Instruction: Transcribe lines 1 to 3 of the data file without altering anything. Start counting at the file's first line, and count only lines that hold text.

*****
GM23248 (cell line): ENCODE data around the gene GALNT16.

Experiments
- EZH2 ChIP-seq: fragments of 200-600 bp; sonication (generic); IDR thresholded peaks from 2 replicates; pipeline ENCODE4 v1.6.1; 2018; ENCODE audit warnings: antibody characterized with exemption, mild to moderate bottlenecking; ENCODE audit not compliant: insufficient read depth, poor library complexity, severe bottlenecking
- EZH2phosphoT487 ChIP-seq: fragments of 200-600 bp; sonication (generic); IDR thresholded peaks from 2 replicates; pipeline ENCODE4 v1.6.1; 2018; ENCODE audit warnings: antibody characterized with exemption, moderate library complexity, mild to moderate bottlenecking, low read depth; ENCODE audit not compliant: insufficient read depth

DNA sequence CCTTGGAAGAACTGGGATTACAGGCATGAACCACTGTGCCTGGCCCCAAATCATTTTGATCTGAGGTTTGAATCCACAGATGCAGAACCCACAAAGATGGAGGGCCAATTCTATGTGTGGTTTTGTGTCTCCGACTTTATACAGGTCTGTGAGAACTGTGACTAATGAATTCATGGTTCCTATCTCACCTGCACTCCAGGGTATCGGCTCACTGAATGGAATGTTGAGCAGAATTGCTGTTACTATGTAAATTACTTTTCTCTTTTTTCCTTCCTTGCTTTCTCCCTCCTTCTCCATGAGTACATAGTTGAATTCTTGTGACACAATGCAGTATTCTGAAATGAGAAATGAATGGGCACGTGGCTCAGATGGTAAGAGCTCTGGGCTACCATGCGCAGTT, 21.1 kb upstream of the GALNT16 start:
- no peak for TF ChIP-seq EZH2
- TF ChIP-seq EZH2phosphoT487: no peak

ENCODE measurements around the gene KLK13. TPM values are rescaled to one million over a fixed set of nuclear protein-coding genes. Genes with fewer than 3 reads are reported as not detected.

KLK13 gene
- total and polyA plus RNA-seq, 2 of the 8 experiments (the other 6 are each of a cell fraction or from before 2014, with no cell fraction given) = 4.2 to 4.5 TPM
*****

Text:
GM23248 (cell line): ENCODE data around the gene GALNT16.

Experiments
- EZH2 ChIP-seq: fragments of 200-600 bp; sonication (generic); IDR thresholded peaks from 2 replicates; pipeline ENCODE4 v1.6.1; 2018; ENCODE audit warnings: antibody characterized with exemption, mild to moderate bottlenecking; ENCODE audit not compliant: insufficient read depth, poor library complexity, severe bottlenecking